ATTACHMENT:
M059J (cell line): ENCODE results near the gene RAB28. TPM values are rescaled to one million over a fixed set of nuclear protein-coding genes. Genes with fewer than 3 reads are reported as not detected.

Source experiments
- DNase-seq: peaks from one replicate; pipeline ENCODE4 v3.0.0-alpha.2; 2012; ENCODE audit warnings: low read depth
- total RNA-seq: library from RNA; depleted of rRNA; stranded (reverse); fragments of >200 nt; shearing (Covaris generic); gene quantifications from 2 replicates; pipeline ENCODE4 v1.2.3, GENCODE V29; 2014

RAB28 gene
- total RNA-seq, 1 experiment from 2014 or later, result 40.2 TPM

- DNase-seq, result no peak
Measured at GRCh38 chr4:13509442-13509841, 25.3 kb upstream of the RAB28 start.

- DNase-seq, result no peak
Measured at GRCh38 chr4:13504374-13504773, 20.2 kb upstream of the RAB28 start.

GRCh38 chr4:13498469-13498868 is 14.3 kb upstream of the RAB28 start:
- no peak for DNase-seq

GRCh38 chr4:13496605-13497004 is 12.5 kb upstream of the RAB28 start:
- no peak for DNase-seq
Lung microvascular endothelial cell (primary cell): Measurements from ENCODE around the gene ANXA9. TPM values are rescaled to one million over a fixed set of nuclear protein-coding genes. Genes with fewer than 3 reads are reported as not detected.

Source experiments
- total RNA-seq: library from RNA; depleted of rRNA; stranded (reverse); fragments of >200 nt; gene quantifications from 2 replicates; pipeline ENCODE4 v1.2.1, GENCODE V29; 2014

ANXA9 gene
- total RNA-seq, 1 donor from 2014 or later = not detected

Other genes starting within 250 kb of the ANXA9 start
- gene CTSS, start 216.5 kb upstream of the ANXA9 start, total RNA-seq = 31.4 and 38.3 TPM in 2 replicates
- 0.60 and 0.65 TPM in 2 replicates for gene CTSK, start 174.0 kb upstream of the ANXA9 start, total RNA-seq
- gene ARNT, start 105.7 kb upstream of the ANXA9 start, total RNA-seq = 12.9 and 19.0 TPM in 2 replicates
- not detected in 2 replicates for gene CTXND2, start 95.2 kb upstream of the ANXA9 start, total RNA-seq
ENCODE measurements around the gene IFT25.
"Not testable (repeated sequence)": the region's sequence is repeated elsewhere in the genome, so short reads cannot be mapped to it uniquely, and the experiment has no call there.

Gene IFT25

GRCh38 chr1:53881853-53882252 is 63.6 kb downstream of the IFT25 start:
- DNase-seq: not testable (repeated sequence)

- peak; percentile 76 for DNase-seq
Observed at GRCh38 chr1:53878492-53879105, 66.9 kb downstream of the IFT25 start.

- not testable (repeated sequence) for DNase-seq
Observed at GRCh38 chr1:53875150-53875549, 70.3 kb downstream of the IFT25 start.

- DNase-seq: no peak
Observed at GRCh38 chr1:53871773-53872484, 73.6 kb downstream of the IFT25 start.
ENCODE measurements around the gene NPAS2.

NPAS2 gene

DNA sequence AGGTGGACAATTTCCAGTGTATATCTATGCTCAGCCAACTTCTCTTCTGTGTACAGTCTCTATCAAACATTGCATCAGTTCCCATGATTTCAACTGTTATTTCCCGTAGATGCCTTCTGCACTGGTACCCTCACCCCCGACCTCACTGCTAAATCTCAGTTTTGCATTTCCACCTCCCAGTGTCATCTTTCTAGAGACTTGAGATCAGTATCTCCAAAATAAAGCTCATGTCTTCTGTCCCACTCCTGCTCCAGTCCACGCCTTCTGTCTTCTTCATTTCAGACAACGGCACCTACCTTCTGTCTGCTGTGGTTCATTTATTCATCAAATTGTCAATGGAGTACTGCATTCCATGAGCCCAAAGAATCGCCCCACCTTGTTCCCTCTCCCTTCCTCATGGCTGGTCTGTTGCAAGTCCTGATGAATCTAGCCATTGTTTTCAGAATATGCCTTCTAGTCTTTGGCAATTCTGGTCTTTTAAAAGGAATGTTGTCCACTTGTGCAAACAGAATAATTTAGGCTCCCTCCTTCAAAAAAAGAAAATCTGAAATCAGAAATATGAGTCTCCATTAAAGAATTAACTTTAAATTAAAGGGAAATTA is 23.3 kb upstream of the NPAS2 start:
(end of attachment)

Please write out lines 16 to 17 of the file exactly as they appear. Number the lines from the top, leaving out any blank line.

Source experiments
- total RNA-seq: library from RNA; depleted of rRNA; stranded (reverse); fragments of >200 nt; gene quantifications from 2 replicates; pipeline ENCODE4 v1.2.1, GENCODE V29; 2014